Hidden away in a gateway in London’s Highgate Village are two restored First World War memorials.
One carries the headline: ‘In proud memory of members of Highgate Camp who gave their lives in the Great War.’
Included on the list are:
Private Herbert Heavingham (21) of the London Rifle Brigade, who was killed on 27 April 1915 and whose name also appears on the Menin Gate at Ypres.
Lance-sergeant Frank Hocking DCM (21) of 7th Battalion, the Middlesex Regiment who died on 14 May 1915 and is buried in Highgate Cemetery.
Lieutenant Edward Grimwade (31) of 9th Battalion, Lancashire Fusiliers, who was killed on 17 September 1916 and whose name also appears on the Thiepval Memorial to the Missing.
Lieutenant Felix Ernest Jones MC of 4th Battalion, Oxfordshire and Buckinghamshire Light Infantry, killed on 16 August 1917 and commemorated on the Tyne Cot Memorial.
Sergeant Raymond Brice of 9th Battalion, Royal Sussex Regiment, killed on 14 February 1916 and buried at the Menin Road South Military Cemetery.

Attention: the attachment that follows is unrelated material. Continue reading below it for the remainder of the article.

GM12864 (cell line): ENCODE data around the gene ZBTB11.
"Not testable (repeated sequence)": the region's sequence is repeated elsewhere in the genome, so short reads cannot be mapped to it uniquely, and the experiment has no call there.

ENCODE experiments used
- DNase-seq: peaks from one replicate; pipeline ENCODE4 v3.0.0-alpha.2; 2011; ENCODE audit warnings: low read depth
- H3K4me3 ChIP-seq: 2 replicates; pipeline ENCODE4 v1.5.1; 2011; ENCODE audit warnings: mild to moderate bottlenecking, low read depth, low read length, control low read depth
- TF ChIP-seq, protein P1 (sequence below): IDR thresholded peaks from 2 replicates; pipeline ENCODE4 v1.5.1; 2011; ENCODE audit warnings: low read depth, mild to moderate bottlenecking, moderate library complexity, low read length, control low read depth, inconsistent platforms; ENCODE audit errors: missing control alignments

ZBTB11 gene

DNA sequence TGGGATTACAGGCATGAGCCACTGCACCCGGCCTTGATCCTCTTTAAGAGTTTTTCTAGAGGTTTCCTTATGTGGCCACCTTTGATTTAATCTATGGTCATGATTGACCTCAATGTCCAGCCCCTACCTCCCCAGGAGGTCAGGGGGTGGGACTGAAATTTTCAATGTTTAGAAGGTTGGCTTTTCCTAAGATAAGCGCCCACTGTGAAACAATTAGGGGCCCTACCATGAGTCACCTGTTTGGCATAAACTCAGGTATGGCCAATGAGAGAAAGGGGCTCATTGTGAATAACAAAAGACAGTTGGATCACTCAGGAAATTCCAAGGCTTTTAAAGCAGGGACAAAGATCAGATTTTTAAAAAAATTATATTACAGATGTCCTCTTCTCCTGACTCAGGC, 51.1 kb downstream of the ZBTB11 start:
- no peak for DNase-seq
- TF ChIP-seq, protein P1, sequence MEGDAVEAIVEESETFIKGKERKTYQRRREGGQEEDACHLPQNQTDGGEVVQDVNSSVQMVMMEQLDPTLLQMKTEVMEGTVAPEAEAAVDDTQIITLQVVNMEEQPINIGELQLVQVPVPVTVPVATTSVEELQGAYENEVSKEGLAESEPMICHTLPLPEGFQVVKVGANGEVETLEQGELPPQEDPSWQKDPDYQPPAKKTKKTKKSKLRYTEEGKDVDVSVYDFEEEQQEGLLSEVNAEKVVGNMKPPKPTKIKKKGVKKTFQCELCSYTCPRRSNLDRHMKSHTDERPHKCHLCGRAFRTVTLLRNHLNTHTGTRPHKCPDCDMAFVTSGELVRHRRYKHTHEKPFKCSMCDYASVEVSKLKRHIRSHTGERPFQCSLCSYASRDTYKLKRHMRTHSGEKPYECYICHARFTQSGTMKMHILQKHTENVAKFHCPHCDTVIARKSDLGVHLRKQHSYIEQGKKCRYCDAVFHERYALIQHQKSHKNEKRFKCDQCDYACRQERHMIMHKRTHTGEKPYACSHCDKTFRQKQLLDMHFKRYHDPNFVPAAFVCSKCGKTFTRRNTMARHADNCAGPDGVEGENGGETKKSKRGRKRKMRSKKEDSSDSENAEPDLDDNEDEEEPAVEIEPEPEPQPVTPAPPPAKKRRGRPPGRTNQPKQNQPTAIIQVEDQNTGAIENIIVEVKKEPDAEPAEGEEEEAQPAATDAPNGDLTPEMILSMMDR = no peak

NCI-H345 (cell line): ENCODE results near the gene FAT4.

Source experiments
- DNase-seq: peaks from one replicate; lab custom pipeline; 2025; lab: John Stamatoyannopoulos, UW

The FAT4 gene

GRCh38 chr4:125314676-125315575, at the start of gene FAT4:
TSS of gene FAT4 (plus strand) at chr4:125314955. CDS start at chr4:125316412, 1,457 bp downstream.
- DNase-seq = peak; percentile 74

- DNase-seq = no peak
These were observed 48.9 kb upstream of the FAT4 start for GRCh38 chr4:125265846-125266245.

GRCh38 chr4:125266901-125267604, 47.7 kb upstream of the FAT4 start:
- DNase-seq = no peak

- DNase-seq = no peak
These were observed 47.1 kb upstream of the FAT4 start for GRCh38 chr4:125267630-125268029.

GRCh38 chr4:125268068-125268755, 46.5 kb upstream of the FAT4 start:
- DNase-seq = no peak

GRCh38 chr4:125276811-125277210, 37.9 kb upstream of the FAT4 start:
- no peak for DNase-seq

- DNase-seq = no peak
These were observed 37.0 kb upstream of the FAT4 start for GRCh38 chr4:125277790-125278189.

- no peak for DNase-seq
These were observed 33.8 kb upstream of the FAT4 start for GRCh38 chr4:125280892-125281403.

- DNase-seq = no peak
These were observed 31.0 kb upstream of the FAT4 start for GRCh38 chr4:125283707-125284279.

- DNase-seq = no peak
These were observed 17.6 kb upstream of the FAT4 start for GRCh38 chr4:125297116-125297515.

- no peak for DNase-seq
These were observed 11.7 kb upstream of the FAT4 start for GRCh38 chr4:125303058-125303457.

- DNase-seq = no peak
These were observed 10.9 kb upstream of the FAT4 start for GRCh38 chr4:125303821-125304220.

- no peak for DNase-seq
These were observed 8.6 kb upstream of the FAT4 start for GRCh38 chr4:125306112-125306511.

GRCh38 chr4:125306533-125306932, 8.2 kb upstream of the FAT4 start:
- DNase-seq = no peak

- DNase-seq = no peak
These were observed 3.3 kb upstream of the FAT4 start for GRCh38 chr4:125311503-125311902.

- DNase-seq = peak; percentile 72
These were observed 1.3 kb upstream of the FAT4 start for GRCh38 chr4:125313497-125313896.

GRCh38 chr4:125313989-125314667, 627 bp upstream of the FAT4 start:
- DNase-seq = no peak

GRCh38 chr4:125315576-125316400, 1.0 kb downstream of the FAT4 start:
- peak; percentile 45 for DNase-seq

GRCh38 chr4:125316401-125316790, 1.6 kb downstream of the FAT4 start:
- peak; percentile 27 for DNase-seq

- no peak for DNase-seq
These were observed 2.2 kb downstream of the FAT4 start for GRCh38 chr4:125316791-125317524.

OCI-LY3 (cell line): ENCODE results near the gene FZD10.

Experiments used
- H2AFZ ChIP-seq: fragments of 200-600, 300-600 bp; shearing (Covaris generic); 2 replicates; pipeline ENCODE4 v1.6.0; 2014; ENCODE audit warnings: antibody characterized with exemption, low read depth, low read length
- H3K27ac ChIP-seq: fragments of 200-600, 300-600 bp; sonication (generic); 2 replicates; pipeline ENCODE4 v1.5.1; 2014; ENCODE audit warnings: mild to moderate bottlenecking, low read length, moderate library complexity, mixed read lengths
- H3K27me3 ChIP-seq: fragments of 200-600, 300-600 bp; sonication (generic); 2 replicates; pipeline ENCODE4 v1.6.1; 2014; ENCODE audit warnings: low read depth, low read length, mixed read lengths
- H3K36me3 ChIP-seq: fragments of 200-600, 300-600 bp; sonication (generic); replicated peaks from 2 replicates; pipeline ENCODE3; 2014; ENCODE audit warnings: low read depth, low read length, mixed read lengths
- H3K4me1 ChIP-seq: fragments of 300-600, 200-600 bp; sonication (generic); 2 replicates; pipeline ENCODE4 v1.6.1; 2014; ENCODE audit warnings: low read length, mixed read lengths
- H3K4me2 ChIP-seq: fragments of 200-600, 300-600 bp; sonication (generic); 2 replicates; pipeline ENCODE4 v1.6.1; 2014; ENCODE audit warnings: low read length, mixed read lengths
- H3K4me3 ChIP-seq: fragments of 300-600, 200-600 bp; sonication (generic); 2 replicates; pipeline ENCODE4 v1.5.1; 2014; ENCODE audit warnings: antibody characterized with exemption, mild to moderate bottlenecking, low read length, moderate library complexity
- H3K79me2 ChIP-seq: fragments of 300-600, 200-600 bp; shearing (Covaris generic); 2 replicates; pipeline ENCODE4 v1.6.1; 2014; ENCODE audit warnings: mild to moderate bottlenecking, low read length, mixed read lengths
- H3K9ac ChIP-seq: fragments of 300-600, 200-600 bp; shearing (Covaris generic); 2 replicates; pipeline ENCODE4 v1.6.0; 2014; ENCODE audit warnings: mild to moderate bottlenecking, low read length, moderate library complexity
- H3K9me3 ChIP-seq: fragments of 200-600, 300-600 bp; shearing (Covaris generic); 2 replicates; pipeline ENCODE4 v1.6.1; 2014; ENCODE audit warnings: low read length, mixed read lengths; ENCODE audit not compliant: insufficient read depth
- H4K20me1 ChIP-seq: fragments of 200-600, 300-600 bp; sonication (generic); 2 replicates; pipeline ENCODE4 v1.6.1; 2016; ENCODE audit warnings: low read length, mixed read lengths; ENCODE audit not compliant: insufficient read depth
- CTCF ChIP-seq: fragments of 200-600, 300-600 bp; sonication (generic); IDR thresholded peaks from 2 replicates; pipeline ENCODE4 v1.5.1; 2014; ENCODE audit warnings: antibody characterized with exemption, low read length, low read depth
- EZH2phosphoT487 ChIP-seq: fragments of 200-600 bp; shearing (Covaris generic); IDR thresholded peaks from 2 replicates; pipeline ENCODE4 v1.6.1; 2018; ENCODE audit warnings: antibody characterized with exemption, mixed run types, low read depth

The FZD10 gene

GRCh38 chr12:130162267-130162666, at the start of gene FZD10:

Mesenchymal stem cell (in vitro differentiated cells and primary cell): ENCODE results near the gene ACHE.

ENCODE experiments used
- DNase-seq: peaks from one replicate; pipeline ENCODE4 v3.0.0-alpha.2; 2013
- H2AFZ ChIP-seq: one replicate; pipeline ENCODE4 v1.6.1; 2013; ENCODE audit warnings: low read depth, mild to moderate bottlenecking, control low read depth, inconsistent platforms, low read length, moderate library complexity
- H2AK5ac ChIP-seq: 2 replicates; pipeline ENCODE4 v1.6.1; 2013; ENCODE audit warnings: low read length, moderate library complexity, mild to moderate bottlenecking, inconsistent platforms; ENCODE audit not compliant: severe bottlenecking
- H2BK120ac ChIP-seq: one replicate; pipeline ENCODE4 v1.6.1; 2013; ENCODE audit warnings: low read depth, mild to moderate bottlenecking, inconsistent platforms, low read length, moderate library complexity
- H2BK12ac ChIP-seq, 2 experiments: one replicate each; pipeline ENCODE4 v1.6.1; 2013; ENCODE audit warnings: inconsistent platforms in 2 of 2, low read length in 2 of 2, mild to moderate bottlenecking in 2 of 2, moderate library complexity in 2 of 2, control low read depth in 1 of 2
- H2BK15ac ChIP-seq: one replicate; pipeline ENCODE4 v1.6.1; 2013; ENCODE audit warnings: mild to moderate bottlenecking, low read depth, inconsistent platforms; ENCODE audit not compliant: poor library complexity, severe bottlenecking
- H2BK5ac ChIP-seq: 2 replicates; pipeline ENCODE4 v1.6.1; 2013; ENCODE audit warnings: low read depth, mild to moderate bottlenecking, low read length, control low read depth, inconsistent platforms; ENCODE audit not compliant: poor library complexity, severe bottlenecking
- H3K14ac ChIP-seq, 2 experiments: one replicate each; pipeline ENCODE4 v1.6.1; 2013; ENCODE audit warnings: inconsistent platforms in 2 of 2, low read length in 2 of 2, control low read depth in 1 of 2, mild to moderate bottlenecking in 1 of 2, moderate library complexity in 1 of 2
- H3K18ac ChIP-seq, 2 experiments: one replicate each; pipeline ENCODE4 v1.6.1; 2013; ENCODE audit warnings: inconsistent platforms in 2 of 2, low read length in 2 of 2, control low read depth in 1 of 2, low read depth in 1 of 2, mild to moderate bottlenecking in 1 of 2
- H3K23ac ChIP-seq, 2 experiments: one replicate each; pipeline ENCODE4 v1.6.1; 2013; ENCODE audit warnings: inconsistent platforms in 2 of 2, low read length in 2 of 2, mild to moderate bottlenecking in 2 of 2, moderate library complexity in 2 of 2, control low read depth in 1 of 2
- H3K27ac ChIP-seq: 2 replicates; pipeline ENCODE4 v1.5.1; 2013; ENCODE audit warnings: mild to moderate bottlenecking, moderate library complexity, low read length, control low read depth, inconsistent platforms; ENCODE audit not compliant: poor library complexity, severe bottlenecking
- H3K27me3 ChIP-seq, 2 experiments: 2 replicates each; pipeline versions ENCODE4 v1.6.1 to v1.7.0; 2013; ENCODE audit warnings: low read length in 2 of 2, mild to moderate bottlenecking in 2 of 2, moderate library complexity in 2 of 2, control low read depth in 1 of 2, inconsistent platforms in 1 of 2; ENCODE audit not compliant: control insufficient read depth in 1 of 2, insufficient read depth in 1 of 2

Second lieutenant Kenneth Pearse (23) of 11th Battalion att. 2nd Battalion, Hampshire Regiment, killed on 6 August 1915 at Gallipoli and commemorated on the Helles Memorial. He lived at Brentor, Grange Rd, Highgate.
The opposite panel is dedicated to lieutenant-commander J Dawbarn Young (40) of the RNVR, ‘who fell at Zeebrugge’ on 23 April 1918 and is buried at Saunderton in Buckinghamshire. He was a graduate of London University and a surveyor by profession, whose parents were living at a house on North Hill, Highgate, in 1901.
An excerpt from the Ostend and Zeebrugge Dispatch, by Sir Roger Keyes states: ‘Lieutenant Commander Dawbarn Young, RNVR, was in command of ML110. He had volunteered to precede the block-ships and light the entrance of the harbor and canal with calcium buoys. Whist approaching the entrance ML110 was struck by three shells, which killed and wounded half the crew and wrecked the engines.
‘Lieutenant Commander Young, hit in three places, was mortally wounded, but stuck to his post and gave orders to abandon ship, until he collapsed. This very gallant officer died before reaching Dover.’